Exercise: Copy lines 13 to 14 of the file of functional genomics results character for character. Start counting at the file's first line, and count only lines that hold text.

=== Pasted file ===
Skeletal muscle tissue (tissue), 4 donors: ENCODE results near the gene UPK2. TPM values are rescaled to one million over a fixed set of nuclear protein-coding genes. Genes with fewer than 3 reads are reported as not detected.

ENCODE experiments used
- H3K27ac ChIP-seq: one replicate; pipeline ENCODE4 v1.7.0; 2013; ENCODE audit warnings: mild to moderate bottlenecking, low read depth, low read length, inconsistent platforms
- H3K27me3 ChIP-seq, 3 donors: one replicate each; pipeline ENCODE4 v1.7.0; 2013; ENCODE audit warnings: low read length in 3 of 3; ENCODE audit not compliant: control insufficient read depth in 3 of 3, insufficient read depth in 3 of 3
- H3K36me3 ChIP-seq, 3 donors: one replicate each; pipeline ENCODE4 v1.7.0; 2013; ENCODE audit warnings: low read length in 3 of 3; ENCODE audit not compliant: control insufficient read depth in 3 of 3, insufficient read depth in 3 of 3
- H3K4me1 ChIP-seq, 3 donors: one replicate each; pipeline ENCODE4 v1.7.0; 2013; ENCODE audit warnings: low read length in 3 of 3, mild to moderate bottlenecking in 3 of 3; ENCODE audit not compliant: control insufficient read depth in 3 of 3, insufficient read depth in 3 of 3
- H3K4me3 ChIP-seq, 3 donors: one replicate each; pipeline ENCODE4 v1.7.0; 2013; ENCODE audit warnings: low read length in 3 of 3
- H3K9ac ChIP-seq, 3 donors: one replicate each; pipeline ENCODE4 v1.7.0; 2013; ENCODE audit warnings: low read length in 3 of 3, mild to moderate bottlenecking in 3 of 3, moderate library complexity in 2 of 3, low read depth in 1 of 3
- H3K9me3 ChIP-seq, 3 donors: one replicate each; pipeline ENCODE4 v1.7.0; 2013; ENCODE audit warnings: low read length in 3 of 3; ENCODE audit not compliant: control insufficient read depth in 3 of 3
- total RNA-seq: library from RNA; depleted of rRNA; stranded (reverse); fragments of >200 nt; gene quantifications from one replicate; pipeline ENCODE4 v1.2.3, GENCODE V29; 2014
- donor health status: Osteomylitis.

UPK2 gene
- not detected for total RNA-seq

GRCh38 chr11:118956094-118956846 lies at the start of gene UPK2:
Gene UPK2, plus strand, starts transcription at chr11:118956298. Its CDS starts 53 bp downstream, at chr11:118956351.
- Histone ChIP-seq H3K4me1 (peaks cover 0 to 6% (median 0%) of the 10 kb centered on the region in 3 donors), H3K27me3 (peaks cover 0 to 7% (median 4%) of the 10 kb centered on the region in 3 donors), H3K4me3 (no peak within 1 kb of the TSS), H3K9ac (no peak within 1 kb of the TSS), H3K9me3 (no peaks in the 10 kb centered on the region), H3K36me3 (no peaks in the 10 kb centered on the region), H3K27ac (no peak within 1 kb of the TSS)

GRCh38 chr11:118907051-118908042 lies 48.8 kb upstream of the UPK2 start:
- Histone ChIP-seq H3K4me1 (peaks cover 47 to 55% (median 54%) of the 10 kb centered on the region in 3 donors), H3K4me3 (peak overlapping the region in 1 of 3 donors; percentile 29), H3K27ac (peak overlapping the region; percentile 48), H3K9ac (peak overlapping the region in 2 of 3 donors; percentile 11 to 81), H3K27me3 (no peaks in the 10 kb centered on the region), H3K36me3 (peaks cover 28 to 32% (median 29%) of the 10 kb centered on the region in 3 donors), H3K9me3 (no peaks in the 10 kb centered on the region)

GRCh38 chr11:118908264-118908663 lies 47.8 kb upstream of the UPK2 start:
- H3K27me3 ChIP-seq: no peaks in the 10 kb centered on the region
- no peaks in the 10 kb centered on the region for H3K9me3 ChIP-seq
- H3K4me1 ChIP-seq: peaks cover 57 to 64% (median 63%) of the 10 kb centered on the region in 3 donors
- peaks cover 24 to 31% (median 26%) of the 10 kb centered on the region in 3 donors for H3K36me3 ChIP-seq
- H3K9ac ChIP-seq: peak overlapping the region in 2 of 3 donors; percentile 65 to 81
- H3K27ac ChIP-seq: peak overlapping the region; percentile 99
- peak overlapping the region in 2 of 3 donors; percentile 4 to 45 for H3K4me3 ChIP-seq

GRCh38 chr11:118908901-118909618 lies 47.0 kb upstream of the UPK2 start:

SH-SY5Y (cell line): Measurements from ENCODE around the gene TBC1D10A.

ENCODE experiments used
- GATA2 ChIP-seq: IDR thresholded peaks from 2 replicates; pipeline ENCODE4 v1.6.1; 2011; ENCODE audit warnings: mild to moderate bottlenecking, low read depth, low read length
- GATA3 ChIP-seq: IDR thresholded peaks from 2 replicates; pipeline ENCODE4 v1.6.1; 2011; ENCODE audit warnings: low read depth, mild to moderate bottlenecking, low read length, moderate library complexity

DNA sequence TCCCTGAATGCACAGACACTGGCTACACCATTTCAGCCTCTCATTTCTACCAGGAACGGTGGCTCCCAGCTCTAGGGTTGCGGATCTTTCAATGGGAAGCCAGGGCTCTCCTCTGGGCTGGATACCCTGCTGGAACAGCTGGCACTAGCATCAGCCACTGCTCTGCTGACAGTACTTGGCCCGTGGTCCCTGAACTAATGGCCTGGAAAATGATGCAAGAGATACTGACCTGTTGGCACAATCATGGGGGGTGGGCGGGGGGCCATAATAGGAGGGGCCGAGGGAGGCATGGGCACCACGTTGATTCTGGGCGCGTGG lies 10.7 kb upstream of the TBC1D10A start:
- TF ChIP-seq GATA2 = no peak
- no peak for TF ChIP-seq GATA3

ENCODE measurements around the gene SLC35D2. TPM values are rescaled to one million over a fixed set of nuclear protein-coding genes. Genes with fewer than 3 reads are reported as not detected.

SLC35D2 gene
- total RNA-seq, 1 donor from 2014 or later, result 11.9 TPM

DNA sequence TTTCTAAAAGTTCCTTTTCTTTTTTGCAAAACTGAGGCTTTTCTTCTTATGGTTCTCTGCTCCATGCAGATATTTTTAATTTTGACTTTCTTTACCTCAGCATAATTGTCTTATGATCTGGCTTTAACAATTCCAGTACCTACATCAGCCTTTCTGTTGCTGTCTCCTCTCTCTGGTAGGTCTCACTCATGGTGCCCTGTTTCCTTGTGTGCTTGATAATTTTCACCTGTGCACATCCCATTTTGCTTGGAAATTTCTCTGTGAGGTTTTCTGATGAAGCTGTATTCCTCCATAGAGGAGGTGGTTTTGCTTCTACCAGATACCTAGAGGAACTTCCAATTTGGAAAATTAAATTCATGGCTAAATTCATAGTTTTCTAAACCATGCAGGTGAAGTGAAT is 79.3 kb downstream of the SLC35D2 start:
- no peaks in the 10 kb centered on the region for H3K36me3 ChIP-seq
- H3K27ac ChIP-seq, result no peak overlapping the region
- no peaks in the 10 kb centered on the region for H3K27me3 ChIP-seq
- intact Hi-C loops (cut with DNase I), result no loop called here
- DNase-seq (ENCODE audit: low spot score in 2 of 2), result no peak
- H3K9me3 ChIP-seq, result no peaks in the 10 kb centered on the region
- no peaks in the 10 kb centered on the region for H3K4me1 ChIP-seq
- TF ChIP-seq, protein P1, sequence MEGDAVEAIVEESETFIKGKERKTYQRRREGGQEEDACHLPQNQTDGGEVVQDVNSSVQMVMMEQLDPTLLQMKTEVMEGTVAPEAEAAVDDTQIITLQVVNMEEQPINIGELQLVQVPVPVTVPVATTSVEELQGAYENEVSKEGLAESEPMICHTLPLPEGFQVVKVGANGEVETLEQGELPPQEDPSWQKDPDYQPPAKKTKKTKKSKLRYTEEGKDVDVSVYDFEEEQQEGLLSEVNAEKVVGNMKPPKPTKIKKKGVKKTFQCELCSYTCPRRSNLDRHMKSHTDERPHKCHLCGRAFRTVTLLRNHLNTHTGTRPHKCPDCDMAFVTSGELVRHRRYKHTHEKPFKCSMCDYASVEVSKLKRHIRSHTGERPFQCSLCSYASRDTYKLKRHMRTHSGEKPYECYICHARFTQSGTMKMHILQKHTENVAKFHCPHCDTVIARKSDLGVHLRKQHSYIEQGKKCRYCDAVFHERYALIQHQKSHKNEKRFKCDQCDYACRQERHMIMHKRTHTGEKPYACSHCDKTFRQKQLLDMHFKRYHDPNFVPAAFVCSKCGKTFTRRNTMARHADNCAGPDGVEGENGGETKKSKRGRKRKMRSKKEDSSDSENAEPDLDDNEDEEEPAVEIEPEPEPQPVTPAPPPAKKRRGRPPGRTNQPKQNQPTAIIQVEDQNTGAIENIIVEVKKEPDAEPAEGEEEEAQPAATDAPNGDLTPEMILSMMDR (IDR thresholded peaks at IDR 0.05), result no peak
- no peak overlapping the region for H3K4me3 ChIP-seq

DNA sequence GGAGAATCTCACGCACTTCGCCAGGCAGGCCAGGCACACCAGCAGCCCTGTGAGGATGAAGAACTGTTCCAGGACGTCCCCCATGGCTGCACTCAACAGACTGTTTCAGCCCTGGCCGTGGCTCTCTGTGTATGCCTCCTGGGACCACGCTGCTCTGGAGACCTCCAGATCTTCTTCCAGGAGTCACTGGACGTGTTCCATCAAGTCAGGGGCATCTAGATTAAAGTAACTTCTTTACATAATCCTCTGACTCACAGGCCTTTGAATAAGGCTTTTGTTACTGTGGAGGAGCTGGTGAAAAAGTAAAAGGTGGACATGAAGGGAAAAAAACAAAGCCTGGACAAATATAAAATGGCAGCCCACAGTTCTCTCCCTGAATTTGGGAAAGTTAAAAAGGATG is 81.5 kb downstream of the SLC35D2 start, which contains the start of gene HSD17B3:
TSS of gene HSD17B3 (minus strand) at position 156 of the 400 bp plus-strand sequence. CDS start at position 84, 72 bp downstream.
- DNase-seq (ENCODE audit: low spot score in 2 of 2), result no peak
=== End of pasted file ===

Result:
- not detected for total RNA-seq

GRCh38 chr11:118956094-118956846 lies at the start of gene UPK2: